If only we could pull back and see how new technologies emerging now could scale up and make a positive impact in the coming years. If only we better understand how many long-term trends inexorably making progress in our economy and society and culture could come to fruition in the decades ahead. Or get a better sense of all the innovators working on new ways forward that hold great promise to reinvent the world in myriad ways. If only we could somehow see how all these encouraging developments could come together to largely solve our big challenges in the end. Then we might be able to move out of the debilitating present and do the right thing to help build that better future now.
You start the process of a positive scenario with what I call the positive reframe. You look back on the last decade or so and identify new technologies that are starting to scale, encouraging trends that are building, progress that’s actually happening but being missed. You seek out innovators who are trying to bring about positive developments that can’t be clearly seen yet. You then work through how all those positive driving forces could build on each other and play out in the future. Finally, you build a plausible story that helps people see how this world could come about and eventually work. Much of the value is in connecting the dots between seemingly disparate developments in order to see how the whole could be much greater than the sum of the parts. It’s a way to better see the forest for the trees.
Read more about The Inexorables (universal connectivity, ubiquitous AI, accelerated innovation, clean energies, electric mobility, biological engineering, burgeoning capital, generational shift, mew majorities and more here.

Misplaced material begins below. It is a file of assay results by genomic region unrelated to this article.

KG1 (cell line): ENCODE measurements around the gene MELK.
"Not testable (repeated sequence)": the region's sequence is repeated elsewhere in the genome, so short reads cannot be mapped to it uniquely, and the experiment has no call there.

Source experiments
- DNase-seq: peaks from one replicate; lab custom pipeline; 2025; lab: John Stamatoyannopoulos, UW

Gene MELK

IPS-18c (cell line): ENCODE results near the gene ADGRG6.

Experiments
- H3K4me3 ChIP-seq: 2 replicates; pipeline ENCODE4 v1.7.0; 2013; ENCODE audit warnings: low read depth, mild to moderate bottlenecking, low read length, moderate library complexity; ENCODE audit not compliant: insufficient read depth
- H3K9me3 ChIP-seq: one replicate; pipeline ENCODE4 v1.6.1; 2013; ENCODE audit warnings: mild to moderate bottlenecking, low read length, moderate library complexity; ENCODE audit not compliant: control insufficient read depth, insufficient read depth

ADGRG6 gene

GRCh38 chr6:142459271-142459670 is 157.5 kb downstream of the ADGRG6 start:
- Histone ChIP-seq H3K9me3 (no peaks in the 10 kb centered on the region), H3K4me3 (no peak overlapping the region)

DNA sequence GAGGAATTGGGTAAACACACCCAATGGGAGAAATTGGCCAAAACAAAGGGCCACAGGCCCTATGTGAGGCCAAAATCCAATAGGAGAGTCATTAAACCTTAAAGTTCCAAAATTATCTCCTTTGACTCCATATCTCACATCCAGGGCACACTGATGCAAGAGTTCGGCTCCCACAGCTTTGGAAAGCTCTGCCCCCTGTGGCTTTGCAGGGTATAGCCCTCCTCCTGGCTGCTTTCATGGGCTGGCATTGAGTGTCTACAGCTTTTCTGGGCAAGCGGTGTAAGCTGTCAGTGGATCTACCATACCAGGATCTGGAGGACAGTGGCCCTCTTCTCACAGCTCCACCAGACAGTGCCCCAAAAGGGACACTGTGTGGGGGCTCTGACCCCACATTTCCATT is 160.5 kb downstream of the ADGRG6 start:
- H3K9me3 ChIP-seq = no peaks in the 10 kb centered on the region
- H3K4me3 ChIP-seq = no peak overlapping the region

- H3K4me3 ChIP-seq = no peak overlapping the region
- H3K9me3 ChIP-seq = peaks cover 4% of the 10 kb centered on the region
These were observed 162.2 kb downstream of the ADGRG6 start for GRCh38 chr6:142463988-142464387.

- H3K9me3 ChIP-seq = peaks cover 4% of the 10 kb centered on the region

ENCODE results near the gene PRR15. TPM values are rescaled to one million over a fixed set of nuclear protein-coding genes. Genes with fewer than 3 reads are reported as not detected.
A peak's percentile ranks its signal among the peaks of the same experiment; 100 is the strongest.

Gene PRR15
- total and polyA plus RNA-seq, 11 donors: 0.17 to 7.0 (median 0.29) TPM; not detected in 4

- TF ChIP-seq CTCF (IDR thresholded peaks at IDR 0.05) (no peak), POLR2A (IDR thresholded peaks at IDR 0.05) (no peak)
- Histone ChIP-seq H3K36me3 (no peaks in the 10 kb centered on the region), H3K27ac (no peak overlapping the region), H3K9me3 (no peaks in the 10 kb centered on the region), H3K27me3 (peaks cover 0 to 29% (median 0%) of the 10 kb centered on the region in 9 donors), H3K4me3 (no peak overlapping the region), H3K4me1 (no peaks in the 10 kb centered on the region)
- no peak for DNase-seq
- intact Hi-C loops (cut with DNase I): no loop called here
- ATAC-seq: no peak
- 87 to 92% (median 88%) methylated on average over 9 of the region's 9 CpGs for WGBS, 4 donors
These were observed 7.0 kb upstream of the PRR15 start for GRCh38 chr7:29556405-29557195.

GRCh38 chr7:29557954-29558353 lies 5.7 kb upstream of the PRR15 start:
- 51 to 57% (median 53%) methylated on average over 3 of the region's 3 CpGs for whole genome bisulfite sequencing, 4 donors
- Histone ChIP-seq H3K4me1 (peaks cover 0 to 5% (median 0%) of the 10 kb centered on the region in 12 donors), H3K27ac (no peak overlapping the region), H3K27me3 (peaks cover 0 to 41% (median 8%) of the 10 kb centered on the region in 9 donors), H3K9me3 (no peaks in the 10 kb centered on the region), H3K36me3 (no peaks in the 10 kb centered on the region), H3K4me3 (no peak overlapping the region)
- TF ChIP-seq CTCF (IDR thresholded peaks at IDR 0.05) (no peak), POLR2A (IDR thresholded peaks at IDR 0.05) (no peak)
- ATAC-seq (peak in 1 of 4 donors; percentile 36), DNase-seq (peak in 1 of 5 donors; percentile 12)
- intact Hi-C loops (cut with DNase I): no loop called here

August: Anh Nguyen, founder, Spark Event Management
What was your biggest lesson from the GMID Goes Virtual experience and aftermath?
I learned how powerful a group of people can be if they are driven and motivated by a shared vision. The entire experience helped me grow as a leader and forced me to hone my delegation skills. Because of the short time frame and the size of the team, I had to become very comfortable with trusting the team to do their jobs without much guidance. That has always been a hard thing for Type A, control freak me to do but the GMID Goes Virtual experience showed me how impactful it can be to create a team where everyone feels ownership of the project. It was very inspiring!
How have you adapted in the last year?
Along the lines of the above, I have learned how to make decisions amidst great uncertainty and letting go of the illusion of control. 2020 has forced all of us to make decisions and plans based on so many unknown factors and without all the information we’d like to have and it’s forced us to learn how to let go. I’ve become much more comfortable with ambiguity and making decisions based on the information we currently have available.
October: Tori Emerson Barnes, executive vice president for pubic affairs and policy, U.S. Travel Association
What were you most happy to see get into the December relief bill and what still needs to be addressed?
We fought hard for many long-overdue provisions. Among them: a second draw on Paycheck Protection Program funds for the hardest-hit businesses; expanded eligibility of PPP loans to non-profit and quasi-governmental destination marketing organizations; assistance for airports and concessionaires as well as airlines, and enhancements to the Employee Retention Tax Credit. Given the extraordinary declines across the travel industry, these measures alone won’t be enough—but it’s a welcome bridge until a new package is considered in the new Congress.
What is the prognosis for liability protection?